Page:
There are a lot of reactions that people have when their transplanted kidney fails. Since every situation is different, it's impossible to determine the “usual” response.
When the transplant stops working shortly after the transplant, often the most common responses are shock and disappointment. In my experience, the most common cause of an immediate transplant failure is a clot in the blood vessels to the kidney. The surgeons will see if they can remove the clot and save the kidney, but if it cannot be saved, the kidney will be removed. So, you've had two surgeries with the accompanying pain and have no working kidney! Some people say that they feel abandoned by the transplant team when this happens. They are in a kind of grey zone (not a transplant recipient and not back in the community of their dialysis unit). Although signing up for another surgery is the last thing people are thinking about, the transplant center can request for the person to get their wait time back if the transplant kidney has failed within 90 days.
There is another group of people who are relieved when their transplant has failed. In my experience, this happens when there have been many complications with the transplant. This can mean multiple hospitalizations and treatments or symptoms of kidney failure on top of the side effects of the medicines. If you feel better on dialysis then after the transplant, sometimes it is a relief to stop the anti-rejection medicines and return to dialysis.
For a lot of people, it seems that there is a theme of frustration and sadness when they have to go back on dialysis. No matter how long the kidney worked, it is discouraging to be told that you will need to go back on dialysis, and some people consider it devastating news.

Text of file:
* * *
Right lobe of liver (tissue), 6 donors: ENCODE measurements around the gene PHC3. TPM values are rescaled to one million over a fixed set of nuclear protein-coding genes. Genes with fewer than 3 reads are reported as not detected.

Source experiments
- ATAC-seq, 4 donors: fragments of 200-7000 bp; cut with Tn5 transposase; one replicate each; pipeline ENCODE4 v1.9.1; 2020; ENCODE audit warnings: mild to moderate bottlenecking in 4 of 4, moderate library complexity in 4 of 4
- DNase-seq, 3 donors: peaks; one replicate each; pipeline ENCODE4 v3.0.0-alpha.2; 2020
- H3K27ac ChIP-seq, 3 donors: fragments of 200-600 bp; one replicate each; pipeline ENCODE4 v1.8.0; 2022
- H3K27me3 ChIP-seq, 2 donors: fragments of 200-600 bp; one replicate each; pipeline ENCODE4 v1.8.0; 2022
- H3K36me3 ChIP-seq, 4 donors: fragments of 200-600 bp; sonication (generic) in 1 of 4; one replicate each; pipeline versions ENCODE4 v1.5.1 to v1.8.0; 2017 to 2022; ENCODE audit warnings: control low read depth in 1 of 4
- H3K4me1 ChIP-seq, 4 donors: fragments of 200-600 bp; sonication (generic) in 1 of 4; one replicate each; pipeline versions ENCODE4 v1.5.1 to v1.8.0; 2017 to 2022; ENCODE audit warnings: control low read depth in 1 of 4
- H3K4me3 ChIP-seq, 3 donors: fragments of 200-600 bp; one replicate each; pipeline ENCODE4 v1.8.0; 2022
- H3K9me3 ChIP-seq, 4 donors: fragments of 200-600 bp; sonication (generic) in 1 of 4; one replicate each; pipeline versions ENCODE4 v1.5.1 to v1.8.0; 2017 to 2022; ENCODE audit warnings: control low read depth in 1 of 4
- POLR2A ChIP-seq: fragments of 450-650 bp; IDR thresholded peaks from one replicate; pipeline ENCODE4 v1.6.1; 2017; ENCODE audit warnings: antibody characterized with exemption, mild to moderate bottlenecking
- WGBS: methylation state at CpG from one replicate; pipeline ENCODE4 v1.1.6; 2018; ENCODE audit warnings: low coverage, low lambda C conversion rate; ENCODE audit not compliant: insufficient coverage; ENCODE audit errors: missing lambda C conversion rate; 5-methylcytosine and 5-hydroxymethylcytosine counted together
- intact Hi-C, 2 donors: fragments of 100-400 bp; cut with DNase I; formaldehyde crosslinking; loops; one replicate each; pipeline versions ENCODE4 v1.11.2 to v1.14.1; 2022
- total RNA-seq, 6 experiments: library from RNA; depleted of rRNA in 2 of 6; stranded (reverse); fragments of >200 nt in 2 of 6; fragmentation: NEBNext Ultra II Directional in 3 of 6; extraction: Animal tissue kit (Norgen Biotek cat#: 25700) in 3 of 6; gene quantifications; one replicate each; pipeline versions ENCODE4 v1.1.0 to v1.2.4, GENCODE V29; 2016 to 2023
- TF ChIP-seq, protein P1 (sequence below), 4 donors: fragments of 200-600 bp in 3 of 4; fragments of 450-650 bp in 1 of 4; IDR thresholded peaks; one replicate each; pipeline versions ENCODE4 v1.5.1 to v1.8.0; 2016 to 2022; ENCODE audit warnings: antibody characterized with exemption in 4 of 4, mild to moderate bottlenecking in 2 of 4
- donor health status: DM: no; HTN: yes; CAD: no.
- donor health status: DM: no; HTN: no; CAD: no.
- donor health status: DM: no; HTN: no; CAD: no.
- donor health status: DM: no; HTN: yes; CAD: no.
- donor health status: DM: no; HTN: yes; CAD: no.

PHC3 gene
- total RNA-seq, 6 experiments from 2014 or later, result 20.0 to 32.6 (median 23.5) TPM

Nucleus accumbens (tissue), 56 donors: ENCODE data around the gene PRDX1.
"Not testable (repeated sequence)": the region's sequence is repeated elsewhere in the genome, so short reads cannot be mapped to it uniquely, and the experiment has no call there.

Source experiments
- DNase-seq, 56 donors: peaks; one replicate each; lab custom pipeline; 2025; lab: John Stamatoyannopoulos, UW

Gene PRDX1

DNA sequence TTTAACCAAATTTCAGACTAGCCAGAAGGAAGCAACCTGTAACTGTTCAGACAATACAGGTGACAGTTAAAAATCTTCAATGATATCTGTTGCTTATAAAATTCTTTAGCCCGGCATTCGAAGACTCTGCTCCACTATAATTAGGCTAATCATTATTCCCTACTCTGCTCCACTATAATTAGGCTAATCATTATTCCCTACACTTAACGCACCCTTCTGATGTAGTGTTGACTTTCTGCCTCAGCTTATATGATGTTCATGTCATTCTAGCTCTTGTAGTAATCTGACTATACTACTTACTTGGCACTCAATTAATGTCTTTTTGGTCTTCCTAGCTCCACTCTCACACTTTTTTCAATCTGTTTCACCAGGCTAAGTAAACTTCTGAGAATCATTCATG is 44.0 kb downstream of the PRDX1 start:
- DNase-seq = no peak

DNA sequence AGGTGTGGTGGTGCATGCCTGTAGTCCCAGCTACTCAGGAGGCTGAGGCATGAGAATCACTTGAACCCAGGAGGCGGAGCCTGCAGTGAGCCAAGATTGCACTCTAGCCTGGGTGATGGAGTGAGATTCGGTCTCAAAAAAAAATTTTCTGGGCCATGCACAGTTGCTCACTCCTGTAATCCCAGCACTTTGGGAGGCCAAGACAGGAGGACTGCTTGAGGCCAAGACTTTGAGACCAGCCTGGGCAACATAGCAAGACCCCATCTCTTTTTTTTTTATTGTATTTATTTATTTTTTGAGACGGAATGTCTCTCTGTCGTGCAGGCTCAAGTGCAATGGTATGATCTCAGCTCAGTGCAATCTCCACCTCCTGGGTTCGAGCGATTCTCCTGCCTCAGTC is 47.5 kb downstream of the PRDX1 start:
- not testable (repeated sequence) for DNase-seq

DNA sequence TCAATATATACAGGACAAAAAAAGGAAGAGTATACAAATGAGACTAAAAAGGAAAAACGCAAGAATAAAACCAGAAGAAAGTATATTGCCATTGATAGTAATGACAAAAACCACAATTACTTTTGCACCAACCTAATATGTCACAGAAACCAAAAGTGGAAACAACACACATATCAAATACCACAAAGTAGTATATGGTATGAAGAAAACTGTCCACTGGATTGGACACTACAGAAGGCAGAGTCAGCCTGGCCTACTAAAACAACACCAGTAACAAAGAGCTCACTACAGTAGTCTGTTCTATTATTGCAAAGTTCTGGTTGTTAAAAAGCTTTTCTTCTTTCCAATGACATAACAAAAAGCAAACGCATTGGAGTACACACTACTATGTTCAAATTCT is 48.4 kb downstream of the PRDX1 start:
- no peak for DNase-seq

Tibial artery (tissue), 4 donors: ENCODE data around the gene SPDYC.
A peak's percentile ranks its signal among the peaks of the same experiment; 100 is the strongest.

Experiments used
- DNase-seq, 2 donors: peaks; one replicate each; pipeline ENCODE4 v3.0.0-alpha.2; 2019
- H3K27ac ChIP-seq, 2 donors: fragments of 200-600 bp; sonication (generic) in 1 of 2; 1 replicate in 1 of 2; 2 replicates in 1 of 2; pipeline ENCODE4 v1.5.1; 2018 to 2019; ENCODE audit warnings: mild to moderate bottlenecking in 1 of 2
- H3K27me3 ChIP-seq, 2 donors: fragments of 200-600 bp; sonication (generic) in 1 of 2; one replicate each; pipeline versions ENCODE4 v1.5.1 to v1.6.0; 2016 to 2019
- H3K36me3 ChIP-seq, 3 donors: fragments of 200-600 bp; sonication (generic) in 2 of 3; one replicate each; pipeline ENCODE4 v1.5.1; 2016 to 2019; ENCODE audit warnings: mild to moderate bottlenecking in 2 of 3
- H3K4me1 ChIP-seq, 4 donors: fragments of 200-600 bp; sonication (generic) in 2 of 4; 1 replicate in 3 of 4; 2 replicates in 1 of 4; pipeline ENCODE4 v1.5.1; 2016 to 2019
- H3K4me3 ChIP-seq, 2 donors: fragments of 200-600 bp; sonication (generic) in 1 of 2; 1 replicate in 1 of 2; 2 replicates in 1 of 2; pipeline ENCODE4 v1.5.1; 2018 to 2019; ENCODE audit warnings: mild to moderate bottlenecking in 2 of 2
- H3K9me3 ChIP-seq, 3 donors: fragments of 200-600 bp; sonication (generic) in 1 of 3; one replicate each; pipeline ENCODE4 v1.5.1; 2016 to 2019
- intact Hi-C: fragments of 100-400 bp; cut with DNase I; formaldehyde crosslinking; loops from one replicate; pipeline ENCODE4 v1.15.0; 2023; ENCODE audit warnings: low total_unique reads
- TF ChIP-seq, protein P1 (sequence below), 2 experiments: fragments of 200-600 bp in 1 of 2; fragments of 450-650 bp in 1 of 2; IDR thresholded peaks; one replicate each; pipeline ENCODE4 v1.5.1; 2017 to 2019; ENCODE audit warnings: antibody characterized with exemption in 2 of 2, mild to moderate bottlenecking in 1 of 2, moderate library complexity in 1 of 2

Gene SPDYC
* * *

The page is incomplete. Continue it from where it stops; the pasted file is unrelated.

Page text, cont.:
Some of the struggles people have when they first learn of kidney disease are also experienced by people who are returning to dialysis after transplant. They wonder what they did wrong and why they have to go through this again. They sometimes consider not returning to dialysis and are angry and sad all the time. Some people aren't ready to deal with the reality of having to return to dialysis.
As the kidney is failing, many people start the process to get back on the waiting list and begin talking to potential living donors before restarting dialysis. This can help give back a sense of control in a situation where many things are out of your hands. In fact, I think that focusing on the things that will help you move toward a positive future is one of the most helpful ways to deal with the disappointments related to a failed transplant.
*The transplant statistics are the most recent overall numbers from the Scientific Registry of Transplant Recipients at www.ustransplant.org. The results are different for deceased donors and living donors. You can check the results from a particular transplant program on this site.
Lara is a social worker at the Rush University Transplant Program in Chicago.